While the central idea sounds like a positive, Republicans fear the government will eventually take advantage of other powers granted in the net neutrality legislation and that additional regulation will ultimately be bad for consumers and for the Internet.

Even those who support net neutrality are likely to be disappointed if they think the new rules will increase their Internet speeds, improve video streaming, or allow for more competition among Internet providers.

In fact, the laws won’t achieve any of these things, according to a special report by CNET. A 5Mbps connection last week is still the same speed this week. Wireless data caps remain in place, and providers can still slow down connections after customers use a set amount of data. The laws could, in fact, weaken competition due to the expense and hassle of navigating regulations. Netflix streams will still freeze and buffer when bandwidth is clogged.

The benefits of net neutrality, therefore, remain uncertain—as do, unfortunately, the negative impacts.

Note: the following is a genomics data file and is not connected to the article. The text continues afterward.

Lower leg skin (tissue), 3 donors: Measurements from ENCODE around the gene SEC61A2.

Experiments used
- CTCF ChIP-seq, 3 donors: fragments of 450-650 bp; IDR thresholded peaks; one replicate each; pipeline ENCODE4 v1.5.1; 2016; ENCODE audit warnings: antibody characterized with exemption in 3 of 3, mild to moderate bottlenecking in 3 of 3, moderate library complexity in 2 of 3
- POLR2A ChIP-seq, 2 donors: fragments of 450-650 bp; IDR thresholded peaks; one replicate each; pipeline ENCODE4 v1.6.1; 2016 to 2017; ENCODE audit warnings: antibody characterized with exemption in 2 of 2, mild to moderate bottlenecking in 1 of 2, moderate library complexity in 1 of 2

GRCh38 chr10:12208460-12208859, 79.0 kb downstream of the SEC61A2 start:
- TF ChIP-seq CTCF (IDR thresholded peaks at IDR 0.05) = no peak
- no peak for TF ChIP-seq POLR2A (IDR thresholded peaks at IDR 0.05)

Government will now regulate the Internet



The FCC yesterday passed new “net neutrality” rules that permit government regulation of the Internet as a public utility.


The Federal Communications Commission finally voted yesterday on the much-discussed “net neutrality” rules. The commission voted in favor of the new rules with a 3 to 2 vote along party lines, with Democrats in favor.

Broadband Internet will now be regulated like other public utilities, such as telephone service, under the new legislation. The FCC recently redefined what qualifies as broadband.

Now, the objective of the latest rules is to prevent web content, such as streaming videos and other data-heavy media, from being blocked, or load speeds manipulated, based on a user’s Internet provider. Supporters of net neutrality claim the Internet was increasingly being divided into fast lanes, for large providers like Comcast and Verizon that can afford to pay more, and slow lanes for smaller providers.

The division, supporters said, was not only bad for new business but also bad for customers. FCC Chairman Tom Wheeler agreed, saying his organization was employing “all the tools in our toolbox to protect innovators and consumers” and uphold the Internet’s role as a “core of free expression and democratic principles.” Wheeler went on to say that access to the Internet is too important for society to allow service providers to make the rules.

Republicans, however, say the new rules are a classic case of government overreach. An article by David Asman of FOX News said, “Of all the government interventions by the Obama administration, the plan released Thursday by the Federal Communications Commission to regulate the Internet is the worst.”